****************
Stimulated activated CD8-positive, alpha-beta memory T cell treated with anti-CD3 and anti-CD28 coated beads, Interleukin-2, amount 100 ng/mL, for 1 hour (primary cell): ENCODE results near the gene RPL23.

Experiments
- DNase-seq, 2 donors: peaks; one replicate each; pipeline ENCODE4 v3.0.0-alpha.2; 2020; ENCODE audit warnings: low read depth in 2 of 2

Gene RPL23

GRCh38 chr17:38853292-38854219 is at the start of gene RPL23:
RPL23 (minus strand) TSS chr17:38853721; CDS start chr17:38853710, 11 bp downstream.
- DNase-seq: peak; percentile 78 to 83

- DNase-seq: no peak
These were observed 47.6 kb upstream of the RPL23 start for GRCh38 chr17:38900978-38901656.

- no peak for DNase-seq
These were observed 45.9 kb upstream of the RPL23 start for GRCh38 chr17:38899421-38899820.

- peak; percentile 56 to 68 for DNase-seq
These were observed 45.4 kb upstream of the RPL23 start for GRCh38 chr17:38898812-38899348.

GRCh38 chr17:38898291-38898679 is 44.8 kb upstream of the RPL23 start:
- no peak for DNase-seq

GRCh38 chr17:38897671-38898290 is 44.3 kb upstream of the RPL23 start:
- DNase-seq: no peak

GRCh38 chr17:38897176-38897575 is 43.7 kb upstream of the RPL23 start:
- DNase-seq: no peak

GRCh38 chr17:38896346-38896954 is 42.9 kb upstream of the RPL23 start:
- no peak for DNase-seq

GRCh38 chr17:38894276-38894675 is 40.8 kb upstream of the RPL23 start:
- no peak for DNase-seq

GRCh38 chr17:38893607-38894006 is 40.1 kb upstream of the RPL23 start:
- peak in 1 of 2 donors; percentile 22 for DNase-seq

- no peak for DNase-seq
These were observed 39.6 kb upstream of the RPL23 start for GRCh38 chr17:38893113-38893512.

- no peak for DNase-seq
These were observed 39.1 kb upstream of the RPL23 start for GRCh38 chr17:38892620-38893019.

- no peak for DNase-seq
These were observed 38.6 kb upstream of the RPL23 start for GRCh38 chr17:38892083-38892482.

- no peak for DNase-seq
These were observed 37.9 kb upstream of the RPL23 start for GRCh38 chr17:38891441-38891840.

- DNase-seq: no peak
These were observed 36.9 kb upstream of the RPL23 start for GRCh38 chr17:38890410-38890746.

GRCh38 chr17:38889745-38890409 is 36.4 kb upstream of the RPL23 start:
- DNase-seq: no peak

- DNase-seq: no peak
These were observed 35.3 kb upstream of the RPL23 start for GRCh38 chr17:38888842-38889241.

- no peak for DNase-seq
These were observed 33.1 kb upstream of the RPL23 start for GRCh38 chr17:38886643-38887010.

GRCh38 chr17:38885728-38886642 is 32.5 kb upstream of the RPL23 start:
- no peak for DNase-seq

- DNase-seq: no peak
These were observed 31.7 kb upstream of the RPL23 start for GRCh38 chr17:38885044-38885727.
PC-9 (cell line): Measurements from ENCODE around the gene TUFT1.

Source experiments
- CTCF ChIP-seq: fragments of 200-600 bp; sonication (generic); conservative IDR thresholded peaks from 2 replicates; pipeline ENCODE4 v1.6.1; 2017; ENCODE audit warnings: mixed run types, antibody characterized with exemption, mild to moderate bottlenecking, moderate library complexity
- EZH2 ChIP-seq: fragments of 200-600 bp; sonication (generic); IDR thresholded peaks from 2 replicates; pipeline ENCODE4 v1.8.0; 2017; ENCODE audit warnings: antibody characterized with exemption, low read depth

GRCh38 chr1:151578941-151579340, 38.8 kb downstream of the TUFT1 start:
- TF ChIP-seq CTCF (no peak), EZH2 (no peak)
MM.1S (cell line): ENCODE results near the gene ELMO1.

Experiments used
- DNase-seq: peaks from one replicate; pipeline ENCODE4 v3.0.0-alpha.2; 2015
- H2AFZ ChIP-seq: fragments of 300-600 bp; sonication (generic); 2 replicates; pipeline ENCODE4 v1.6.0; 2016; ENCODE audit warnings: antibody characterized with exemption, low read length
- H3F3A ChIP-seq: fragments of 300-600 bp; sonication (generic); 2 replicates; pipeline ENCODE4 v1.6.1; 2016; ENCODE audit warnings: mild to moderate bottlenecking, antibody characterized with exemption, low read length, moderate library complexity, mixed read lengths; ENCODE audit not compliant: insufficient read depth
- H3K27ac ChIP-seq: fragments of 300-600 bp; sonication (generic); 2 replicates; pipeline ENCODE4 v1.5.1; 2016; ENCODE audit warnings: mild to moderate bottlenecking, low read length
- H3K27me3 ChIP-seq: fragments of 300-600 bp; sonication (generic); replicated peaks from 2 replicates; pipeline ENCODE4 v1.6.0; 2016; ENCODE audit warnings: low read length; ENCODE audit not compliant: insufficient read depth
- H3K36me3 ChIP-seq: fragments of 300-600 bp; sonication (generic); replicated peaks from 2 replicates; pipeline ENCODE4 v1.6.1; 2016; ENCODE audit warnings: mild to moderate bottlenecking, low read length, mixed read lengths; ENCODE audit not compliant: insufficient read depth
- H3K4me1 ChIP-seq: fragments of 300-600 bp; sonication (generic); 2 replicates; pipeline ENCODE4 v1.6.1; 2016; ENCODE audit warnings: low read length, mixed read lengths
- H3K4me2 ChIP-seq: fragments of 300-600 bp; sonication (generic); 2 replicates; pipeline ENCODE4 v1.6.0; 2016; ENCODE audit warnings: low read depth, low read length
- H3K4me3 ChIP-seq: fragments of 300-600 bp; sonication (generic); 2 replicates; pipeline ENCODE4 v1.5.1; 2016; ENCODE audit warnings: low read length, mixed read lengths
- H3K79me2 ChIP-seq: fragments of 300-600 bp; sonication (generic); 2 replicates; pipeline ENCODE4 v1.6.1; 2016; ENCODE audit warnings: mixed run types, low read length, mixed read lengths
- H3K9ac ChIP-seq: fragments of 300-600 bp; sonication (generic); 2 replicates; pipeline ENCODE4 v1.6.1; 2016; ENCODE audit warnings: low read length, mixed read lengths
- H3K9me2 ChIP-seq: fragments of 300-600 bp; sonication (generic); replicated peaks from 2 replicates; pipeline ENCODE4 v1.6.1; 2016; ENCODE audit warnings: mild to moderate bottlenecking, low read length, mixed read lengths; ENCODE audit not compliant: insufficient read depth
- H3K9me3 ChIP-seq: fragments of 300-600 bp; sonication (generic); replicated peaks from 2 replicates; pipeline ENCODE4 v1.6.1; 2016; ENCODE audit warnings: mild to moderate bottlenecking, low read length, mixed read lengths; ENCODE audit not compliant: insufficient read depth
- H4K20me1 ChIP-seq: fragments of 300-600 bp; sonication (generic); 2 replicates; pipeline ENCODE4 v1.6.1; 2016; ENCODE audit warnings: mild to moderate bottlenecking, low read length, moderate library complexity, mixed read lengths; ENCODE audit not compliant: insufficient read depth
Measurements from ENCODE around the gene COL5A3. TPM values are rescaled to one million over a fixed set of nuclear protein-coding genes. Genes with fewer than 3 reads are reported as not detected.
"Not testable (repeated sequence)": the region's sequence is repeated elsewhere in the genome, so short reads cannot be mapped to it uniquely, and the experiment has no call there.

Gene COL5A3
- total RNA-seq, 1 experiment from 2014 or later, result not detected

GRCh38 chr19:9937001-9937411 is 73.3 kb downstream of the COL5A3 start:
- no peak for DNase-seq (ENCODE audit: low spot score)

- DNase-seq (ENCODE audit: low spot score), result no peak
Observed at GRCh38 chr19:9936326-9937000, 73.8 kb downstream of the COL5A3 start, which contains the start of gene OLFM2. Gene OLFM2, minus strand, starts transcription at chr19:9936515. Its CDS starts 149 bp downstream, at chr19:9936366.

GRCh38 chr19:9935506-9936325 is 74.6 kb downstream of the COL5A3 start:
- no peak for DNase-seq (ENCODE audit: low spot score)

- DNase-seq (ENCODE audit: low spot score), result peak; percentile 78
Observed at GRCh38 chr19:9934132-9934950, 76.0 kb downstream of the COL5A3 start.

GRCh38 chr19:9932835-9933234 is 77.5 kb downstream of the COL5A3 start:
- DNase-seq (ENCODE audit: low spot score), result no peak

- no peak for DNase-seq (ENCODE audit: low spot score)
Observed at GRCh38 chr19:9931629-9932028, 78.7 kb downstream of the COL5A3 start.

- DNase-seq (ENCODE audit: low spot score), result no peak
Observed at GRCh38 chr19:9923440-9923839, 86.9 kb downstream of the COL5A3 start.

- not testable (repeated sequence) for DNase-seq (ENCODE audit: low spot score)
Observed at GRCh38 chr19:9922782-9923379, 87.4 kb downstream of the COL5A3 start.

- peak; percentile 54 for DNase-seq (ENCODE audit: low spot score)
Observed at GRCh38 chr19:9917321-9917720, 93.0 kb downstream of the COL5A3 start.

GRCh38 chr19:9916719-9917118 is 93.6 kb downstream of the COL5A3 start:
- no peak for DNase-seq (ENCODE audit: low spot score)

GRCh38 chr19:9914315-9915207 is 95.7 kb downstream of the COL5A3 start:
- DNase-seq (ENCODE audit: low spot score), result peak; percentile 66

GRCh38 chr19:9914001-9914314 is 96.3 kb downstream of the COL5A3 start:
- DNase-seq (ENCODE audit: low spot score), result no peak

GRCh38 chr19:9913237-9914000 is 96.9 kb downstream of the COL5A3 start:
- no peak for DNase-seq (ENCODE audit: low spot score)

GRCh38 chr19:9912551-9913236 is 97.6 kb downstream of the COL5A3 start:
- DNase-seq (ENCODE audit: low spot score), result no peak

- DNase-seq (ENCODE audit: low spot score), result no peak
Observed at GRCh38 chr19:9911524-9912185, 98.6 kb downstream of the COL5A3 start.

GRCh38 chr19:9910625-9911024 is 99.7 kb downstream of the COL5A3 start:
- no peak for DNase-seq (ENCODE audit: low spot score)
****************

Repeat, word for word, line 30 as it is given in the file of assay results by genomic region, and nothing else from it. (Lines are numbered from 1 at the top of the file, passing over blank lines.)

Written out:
- no peak for DNase-seq